Two Dozen Wheels, Two Dozen Expressions

In a completely uncharacteristic maneuver, I took no pictures of this weekend's motorcycle adventure. Tom and I took a course from the Indiana Motorcycle Operator Safety Education Program - the Experienced Rider Course.

We decided it was a good time to hone his skills, since he's only been back riding again for a few months, and high time I finally got my, um, Motorcycle License. I've been riding with a "Beginner's Permit" since I got my first bike, faithfully renewing it every year with another written test at the Bureau of Motor Vehicles, which means that I've technically been a Beginner for about thirteen years now.

(Now that I've taken the course, I'll be able to go back to the BMV and get the official endorsement on my driver's license and be cool. Same with Tom.)

And it was a really helpful course. There were twelve of us up at the elementary school in Kokomo, mostly older guys with big, big Harley Davidsons, then us with weird-lookin' Japanese contraptions, and two instructors who went by "Ogre" and "Skipper." (Ogre was big, burly and bald, with denim overalls, a cutoff t-shirt and no inside voice. Skipper was wiry and squinty, with dark prescription sunglasses and filterless cigarettes.)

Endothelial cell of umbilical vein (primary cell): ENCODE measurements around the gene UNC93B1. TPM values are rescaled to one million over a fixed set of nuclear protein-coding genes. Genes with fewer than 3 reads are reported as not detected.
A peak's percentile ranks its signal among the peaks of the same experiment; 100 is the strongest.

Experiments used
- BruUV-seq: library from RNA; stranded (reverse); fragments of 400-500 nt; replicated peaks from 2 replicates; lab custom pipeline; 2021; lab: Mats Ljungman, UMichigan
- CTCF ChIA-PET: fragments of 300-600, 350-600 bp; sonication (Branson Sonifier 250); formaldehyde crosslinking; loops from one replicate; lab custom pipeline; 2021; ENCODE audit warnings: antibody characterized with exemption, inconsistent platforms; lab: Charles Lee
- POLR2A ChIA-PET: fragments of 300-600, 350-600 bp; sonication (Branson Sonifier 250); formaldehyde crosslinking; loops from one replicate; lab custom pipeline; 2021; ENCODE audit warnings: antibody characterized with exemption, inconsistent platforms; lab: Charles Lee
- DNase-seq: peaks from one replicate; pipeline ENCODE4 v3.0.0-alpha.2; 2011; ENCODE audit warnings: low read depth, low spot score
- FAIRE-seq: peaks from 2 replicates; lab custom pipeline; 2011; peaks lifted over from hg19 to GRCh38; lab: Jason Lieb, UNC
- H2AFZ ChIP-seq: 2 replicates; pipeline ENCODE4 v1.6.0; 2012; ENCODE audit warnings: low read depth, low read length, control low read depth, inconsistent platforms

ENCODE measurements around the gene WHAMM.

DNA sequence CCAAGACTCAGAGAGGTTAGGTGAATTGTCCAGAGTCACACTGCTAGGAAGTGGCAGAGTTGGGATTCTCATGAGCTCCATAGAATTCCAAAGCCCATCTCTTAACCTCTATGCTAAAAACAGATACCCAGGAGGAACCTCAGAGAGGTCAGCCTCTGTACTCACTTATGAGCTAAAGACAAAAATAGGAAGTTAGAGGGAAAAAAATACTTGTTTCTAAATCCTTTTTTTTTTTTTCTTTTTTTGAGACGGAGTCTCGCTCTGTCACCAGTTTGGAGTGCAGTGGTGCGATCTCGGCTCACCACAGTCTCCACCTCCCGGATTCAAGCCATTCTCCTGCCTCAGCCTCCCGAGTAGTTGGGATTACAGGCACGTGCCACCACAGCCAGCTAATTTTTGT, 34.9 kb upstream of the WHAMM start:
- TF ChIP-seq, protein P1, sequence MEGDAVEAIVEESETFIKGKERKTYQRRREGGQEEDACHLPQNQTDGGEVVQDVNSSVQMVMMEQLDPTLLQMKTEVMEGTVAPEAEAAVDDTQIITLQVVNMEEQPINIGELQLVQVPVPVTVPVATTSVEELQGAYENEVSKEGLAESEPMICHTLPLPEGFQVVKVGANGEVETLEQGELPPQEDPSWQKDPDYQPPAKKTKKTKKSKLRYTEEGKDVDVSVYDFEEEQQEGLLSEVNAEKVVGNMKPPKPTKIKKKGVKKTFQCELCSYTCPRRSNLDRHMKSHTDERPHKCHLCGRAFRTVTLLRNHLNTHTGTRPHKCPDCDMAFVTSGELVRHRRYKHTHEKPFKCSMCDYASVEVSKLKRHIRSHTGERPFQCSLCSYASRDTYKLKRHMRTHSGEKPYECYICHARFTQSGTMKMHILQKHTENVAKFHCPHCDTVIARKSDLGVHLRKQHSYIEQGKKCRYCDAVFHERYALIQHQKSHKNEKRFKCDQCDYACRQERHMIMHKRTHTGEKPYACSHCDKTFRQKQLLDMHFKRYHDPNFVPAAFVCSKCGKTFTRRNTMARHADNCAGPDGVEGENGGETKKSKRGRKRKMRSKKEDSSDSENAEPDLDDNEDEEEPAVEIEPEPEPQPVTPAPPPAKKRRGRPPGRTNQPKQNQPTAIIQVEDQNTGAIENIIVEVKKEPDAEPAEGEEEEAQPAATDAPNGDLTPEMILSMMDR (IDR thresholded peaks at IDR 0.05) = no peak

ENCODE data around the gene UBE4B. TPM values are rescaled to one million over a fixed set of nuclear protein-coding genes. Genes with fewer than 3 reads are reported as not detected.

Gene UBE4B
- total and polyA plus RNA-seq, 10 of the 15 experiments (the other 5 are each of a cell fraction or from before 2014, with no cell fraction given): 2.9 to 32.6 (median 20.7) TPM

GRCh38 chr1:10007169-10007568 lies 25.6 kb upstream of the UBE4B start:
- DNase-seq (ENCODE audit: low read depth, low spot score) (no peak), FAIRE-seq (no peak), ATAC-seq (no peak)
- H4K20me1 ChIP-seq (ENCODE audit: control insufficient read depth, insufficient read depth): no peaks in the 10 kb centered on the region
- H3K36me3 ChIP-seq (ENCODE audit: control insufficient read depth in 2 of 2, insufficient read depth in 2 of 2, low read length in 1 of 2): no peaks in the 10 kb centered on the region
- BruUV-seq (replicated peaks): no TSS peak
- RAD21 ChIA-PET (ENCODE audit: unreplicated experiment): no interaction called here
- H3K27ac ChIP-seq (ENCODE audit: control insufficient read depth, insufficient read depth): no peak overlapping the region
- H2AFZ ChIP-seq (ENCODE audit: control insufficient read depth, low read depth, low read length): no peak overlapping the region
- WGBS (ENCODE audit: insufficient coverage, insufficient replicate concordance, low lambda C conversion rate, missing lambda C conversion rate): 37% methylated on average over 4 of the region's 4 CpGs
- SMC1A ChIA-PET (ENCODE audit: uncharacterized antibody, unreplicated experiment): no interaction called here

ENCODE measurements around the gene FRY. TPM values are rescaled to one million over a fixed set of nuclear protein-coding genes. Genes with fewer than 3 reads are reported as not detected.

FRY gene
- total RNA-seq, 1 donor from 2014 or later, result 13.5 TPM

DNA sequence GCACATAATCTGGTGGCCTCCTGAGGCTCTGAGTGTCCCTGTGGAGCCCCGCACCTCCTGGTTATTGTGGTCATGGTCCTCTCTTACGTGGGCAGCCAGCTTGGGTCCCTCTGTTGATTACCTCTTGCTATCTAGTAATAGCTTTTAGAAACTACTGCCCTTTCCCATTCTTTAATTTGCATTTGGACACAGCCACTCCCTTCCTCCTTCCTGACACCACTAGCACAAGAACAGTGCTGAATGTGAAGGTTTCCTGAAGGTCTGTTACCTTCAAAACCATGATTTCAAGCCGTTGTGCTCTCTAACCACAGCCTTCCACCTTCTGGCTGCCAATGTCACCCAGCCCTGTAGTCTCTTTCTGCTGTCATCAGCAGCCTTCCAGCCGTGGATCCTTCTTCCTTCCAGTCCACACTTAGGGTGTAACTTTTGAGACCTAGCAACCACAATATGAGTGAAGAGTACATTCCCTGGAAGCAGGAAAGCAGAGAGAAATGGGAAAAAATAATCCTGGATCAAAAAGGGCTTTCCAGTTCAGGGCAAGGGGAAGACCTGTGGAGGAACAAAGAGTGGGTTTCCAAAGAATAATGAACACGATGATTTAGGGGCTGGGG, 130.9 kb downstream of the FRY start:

The teaching went about as logically as I could imagine: One of the two instructors would round us up on the parking lot, showing us the cones they wanted us to navigate between and how fast. Then the other one would hop on a bike and do the exercise while we watched. Then everybody got back on our own bikes and tried it for ourselves. If you got it right, they waved you back to the staging area. Mess it up, or expose a bad habit you'd developed in decades of self-taught riding, and they'd flag you down for some pointers. Then it was on to the next exercise.

I tried to give good feedback on the comment sheet at the end, but I really can't see any good way to improve on the structure of the class or how it's administered. Which is actually a big compliment, even though it doesn't sound like one.

It took about six hours, all told, and at the end they tested us on our ability to swerve without crashing, stop suddenly and safely navigate sharp as well as sweeping curves. All of us passed, and one guy even aced everything. (Sadly, it wasn't me.)

My favorite part was probably The Rectangle. There was a bedroom-sized outline of paint on one section of the lot, and each of us had to ride in and do two u-turns, one to the left and one to the right, without crossing any lines. You have to ride very slowly to change direction in a space that confined, and they take points off if you put a foot down at any point, so it's a delicate balance. Tom and I had an unfair advantage, just as we did with every other aspect of the course, because we weren't riding 800-lb dreadnought Harleys, but it was still a little tricky. For the Road King dudes, it was almost impossible.

And since it was pretty hot yesterday, and Harley dudes rarely wear full-face helmets, the rest of us got to enjoy each guy's expressions as they crept by, trying to complete the turn without scraping a thousand-dollar exhaust pipe on the asphalt or, worse, stalling the engine and dumping the whole behemoth right in front of Ogre and everybody.

We all have these faces we make when doing something difficult, I think, especially men. It was really a privilege to see these ten -- well worth the registration fee all by itself.